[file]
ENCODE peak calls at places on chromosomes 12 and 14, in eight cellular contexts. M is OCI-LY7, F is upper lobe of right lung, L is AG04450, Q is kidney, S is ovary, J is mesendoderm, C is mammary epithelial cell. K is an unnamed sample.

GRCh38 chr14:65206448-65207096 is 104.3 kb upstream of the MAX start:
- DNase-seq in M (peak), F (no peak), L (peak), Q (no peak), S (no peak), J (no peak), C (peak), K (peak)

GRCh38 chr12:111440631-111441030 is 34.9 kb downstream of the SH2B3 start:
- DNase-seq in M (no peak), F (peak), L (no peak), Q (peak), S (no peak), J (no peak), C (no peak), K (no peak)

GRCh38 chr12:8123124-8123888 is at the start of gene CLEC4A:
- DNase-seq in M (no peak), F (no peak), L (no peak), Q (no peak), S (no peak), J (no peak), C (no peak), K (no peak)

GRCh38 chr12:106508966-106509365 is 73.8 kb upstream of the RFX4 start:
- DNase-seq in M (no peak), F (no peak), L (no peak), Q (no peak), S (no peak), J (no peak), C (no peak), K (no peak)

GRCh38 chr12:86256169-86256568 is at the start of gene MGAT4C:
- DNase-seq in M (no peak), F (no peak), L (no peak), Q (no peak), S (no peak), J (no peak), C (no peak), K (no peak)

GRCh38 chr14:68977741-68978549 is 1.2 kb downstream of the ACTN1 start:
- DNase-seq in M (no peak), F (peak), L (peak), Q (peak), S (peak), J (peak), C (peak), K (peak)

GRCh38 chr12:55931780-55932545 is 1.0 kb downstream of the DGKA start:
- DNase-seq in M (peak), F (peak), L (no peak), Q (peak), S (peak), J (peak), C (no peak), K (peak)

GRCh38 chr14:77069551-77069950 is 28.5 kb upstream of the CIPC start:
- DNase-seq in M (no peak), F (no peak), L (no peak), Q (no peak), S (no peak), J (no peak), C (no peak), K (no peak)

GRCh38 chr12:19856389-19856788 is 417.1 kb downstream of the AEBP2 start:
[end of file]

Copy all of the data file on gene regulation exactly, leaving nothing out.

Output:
ENCODE peak calls at places on chromosomes 12 and 14, in eight cellular contexts. M is OCI-LY7, F is upper lobe of right lung, L is AG04450, Q is kidney, S is ovary, J is mesendoderm, C is mammary epithelial cell. K is an unnamed sample.

GRCh38 chr14:65206448-65207096 is 104.3 kb upstream of the MAX start:
- DNase-seq in M (peak), F (no peak), L (peak), Q (no peak), S (no peak), J (no peak), C (peak), K (peak)

GRCh38 chr12:111440631-111441030 is 34.9 kb downstream of the SH2B3 start:
- DNase-seq in M (no peak), F (peak), L (no peak), Q (peak), S (no peak), J (no peak), C (no peak), K (no peak)

GRCh38 chr12:8123124-8123888 is at the start of gene CLEC4A:
- DNase-seq in M (no peak), F (no peak), L (no peak), Q (no peak), S (no peak), J (no peak), C (no peak), K (no peak)

GRCh38 chr12:106508966-106509365 is 73.8 kb upstream of the RFX4 start:
- DNase-seq in M (no peak), F (no peak), L (no peak), Q (no peak), S (no peak), J (no peak), C (no peak), K (no peak)

GRCh38 chr12:86256169-86256568 is at the start of gene MGAT4C:
- DNase-seq in M (no peak), F (no peak), L (no peak), Q (no peak), S (no peak), J (no peak), C (no peak), K (no peak)

GRCh38 chr14:68977741-68978549 is 1.2 kb downstream of the ACTN1 start:
- DNase-seq in M (no peak), F (peak), L (peak), Q (peak), S (peak), J (peak), C (peak), K (peak)

GRCh38 chr12:55931780-55932545 is 1.0 kb downstream of the DGKA start:
- DNase-seq in M (peak), F (peak), L (no peak), Q (peak), S (peak), J (peak), C (no peak), K (peak)

GRCh38 chr14:77069551-77069950 is 28.5 kb upstream of the CIPC start:
- DNase-seq in M (no peak), F (no peak), L (no peak), Q (no peak), S (no peak), J (no peak), C (no peak), K (no peak)

GRCh38 chr12:19856389-19856788 is 417.1 kb downstream of the AEBP2 start: